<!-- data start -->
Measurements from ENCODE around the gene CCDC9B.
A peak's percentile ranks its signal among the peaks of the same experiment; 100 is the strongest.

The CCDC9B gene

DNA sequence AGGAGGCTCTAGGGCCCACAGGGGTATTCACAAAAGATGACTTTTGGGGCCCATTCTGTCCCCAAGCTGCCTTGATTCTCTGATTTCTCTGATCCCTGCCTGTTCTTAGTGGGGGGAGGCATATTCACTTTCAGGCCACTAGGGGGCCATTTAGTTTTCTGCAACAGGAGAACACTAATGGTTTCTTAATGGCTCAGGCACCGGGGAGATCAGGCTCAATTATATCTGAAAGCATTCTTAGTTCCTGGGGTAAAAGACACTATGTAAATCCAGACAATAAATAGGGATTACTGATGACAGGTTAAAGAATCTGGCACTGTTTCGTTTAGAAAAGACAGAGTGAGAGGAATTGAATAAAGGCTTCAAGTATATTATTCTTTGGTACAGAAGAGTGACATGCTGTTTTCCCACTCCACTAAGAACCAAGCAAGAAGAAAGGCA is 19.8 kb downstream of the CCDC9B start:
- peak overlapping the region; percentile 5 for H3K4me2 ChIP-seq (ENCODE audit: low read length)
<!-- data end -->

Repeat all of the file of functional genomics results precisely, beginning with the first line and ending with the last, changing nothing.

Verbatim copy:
Measurements from ENCODE around the gene CCDC9B.
A peak's percentile ranks its signal among the peaks of the same experiment; 100 is the strongest.

The CCDC9B gene

DNA sequence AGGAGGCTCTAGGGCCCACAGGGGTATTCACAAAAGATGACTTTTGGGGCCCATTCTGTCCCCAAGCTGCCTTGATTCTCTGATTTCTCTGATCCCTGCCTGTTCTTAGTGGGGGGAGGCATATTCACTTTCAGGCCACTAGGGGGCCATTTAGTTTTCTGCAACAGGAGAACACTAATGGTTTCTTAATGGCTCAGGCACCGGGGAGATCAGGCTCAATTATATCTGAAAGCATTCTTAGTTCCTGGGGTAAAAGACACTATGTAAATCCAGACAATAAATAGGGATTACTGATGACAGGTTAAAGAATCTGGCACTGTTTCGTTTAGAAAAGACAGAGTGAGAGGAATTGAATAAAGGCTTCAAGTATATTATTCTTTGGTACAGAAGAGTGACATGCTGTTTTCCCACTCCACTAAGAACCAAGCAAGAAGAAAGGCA is 19.8 kb downstream of the CCDC9B start:
- peak overlapping the region; percentile 5 for H3K4me2 ChIP-seq (ENCODE audit: low read length)